By Arnold Adler
DOWNEY — The City Council is expected to give final approval March 14 to an ordinance regulating the parking of recreational vehicles and other large vehicles on public streets during daytime hours and banning any parking overnight without a special permit.
Tentative approval was given Feb. 28 on a 4-0 vote.
In a report to the City Council, Police Chief Leslie Murray and City Prosecutor James Eckart Police Chief Leslie Murray said residents have complained that RVs, motor homes and large trucks parked on their streets hinder vision when parked near driveways or intersections, take up several parking spaces along curbs and extend into the street making passage of two vehicles at a time difficult on narrow residential streets.
In cases of people living in motor homes, there is the problem of unsanitary conditions and debris, Murray and Eckart said in the report.
State law allows cities to ban parking of vehicles more than six-feet high within 100 feet of an intersection, the report said.
Under the Downey ordinance, oversized vehicles or those with a trailer hitch, are described as being seven feet of more in height, 22 feet long and seven feet wide, or any combination, Murray and Eckart said.
However, the Downey restrictions would include recreational vehicles, camping trailers, campers, fifth wheel travel trailers, mobile homes, boats, dune buggies and off-road vehicles, regardless of size.
The Downey law also limits parking near driveways and limits parking on public streets or municipal parking lots to no more than four hours between 7 a.m. and 8 p.m.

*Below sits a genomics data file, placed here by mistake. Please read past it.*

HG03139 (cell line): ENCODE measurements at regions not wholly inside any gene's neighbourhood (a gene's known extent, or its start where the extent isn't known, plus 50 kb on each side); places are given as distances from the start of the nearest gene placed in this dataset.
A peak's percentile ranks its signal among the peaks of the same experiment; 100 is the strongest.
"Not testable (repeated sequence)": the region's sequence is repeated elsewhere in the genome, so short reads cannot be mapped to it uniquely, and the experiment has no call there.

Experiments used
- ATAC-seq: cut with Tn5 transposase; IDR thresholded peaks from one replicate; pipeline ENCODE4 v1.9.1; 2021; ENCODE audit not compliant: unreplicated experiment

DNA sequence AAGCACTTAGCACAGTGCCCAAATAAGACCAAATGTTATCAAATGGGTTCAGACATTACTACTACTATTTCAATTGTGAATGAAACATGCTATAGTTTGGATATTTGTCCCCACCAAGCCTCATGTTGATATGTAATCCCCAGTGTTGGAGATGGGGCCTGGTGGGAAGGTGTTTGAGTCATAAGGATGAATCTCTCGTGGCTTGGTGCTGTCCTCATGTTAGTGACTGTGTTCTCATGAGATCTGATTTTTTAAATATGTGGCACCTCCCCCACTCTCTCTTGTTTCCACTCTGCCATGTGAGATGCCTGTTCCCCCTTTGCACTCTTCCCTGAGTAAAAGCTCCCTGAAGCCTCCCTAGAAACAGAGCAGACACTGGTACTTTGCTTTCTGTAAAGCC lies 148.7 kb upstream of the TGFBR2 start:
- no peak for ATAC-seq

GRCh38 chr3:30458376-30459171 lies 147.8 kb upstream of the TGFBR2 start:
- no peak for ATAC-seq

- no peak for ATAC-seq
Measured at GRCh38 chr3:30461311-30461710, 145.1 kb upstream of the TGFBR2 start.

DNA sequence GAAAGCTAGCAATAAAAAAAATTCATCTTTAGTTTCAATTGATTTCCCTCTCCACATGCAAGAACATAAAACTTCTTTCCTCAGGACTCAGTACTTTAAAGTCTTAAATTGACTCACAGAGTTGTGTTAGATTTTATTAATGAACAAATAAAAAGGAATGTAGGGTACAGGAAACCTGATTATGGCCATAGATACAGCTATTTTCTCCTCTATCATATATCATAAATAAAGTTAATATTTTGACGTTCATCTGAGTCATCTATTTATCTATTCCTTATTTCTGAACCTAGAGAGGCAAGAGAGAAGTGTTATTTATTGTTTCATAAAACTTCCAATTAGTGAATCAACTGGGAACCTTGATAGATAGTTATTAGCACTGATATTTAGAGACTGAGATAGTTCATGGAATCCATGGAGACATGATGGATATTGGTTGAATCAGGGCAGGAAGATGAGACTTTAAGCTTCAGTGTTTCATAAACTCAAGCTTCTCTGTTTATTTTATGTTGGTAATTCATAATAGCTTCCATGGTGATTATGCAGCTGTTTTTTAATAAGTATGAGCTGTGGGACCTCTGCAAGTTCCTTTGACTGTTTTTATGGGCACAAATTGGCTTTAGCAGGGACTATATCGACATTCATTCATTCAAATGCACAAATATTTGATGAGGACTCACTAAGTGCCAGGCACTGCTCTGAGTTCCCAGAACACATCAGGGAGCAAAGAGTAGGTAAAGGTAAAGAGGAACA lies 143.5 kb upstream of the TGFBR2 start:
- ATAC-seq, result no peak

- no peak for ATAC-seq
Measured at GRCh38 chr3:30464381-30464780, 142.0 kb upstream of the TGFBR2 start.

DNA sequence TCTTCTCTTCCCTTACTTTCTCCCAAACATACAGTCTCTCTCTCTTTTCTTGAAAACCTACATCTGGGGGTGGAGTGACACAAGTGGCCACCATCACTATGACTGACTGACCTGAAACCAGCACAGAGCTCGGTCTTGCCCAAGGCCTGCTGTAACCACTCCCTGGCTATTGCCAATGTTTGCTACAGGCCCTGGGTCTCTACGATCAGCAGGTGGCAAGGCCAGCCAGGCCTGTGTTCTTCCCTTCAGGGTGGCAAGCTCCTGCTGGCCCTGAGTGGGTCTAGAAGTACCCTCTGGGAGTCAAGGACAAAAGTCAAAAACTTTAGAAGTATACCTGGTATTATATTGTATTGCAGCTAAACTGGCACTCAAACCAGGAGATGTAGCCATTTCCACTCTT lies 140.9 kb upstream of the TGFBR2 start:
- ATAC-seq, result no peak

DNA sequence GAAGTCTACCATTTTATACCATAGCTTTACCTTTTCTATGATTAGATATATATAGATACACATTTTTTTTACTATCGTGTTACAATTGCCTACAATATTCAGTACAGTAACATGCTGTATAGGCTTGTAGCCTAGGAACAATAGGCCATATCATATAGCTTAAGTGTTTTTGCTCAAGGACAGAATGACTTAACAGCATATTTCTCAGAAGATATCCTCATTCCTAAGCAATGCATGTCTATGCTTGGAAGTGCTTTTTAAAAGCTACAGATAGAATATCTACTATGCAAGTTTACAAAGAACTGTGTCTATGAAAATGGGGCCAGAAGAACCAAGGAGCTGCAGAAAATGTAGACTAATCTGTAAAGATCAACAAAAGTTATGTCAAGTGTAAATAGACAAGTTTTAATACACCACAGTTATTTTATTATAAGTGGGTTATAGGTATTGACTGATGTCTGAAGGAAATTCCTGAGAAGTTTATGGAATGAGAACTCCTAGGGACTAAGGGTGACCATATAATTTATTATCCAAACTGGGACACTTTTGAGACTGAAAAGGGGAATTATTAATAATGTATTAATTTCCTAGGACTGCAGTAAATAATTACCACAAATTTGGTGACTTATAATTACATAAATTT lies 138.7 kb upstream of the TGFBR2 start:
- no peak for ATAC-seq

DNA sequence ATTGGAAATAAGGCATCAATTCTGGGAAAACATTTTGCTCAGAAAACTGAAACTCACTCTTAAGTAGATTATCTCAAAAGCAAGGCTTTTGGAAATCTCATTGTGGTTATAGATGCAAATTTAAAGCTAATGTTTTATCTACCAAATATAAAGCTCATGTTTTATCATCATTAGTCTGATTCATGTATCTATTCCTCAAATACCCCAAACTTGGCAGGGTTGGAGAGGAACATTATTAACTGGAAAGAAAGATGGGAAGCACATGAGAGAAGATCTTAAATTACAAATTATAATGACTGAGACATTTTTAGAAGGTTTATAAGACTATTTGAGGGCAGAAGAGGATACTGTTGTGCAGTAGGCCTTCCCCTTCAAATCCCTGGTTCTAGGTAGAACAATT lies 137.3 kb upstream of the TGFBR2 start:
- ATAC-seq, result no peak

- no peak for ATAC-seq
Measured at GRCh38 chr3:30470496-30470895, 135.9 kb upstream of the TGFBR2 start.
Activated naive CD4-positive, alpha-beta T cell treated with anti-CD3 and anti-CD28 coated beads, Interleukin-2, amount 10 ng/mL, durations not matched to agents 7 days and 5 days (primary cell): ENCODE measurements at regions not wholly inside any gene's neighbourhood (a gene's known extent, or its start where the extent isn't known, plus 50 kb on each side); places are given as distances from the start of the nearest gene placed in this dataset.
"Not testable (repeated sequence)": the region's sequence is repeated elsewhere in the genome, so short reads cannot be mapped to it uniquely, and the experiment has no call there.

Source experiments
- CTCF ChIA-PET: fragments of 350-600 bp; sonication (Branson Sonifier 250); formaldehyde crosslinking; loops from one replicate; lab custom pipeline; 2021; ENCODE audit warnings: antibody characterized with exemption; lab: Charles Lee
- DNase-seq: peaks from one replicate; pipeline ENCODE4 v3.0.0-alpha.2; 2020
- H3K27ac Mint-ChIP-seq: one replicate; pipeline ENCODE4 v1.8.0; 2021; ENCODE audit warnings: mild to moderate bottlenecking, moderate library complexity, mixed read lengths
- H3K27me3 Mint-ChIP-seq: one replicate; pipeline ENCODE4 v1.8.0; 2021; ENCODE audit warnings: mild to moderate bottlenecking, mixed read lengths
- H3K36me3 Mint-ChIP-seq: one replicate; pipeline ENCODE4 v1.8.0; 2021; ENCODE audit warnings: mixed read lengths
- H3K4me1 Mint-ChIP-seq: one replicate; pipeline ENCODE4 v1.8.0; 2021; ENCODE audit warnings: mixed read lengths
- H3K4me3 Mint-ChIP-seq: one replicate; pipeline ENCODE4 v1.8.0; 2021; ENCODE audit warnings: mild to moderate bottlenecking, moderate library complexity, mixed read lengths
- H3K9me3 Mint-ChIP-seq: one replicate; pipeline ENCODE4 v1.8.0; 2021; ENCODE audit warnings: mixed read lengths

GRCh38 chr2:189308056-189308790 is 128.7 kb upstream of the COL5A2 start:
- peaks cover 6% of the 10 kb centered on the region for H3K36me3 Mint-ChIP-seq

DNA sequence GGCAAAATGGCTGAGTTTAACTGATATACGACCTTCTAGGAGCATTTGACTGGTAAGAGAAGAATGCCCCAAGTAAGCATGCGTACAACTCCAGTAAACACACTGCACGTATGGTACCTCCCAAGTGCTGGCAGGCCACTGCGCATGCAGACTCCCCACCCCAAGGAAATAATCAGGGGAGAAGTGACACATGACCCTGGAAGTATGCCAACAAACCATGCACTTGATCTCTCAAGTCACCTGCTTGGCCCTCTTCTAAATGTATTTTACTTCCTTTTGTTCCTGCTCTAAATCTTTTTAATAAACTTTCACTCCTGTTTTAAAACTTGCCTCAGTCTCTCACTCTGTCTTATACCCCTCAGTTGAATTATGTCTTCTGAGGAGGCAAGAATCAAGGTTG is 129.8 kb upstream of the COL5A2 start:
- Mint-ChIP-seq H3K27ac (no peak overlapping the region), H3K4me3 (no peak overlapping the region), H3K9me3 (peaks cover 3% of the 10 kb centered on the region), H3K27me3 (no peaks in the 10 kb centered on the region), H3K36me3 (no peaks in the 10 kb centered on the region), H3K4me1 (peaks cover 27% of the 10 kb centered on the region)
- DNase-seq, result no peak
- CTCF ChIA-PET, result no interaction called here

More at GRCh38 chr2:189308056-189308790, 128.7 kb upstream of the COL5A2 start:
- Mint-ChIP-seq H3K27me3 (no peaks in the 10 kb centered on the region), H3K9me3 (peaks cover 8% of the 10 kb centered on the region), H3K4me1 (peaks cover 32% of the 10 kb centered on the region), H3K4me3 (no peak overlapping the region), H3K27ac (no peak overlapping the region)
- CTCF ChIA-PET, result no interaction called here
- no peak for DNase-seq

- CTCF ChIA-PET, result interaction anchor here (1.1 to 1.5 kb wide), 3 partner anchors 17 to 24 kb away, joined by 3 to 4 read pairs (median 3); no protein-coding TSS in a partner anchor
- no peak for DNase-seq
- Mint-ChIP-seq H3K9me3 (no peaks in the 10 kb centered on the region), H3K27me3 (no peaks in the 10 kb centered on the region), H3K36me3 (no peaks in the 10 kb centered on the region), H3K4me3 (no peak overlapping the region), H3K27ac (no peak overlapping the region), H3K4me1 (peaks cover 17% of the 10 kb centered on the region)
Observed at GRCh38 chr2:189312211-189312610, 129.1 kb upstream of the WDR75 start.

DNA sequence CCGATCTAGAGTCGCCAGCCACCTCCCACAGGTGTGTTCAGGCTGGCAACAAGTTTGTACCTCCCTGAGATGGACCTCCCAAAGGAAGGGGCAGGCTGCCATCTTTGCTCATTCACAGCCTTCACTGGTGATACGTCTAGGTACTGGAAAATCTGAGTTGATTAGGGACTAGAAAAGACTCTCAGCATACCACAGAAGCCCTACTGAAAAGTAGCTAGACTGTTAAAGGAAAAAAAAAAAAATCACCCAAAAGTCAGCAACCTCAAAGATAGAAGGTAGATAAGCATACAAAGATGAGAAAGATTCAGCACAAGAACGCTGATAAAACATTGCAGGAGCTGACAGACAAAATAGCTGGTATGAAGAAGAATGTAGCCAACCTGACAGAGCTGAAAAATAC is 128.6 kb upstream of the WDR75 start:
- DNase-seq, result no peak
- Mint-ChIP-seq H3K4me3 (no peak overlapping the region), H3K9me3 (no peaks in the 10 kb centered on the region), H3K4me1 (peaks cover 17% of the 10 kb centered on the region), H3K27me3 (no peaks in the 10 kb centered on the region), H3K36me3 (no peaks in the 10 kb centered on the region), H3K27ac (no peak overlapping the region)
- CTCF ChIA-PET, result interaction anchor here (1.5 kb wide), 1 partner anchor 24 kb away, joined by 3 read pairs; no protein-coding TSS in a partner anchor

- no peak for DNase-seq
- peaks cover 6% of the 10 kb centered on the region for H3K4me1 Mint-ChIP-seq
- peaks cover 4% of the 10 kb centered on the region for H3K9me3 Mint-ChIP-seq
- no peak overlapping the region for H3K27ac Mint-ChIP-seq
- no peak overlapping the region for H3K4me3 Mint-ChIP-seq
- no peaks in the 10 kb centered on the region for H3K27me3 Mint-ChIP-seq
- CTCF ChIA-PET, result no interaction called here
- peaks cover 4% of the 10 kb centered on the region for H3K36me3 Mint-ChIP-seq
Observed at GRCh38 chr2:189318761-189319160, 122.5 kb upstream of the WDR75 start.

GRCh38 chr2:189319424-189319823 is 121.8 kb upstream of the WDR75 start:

Exceptions would allow those with proof of residency to park an oversized vehicle, including one with an attached trailer, on the street in the block where they live with a temporary permit from the city, Murray and Eckart said in their report.
Property owners could be issued up to 15 permits a year. Each permit would allow street parking on their block for 72 hours. Another permit would not take effect for at least 24 hours after the previous permit expires, under the ordinance.
Those owners who have disability placards or license plates issued by the California Department of Motor Vehicles may obtain a permit for curb-side parking “for the duration of the disability but not more than 12 months,” the ordinance adds.
However, those eligible with a continuing disability may renew their permits.
Even with a permit, the vehicles cannot be parked within 100 feet of a street intersection or “in a manner which creates a dangerous traffic safety condition, such as obstructing a lane of traffic or impairing a line of vision from driveways, alleyways or streets,” the ordinance states.
“The proposed ordinance seeks to impose reasonable restrictions on the time, plans and manner in which oversized vehicles can be parked on public streets, alleys and highways within the city in order to alleviate the specific concerns that result from the parking of such vehicles on public property in the city,” Murray and Eckart said in their report.
They note that the ordinance does not affect parking oversized vehicles on private property. That is governed by zoning laws.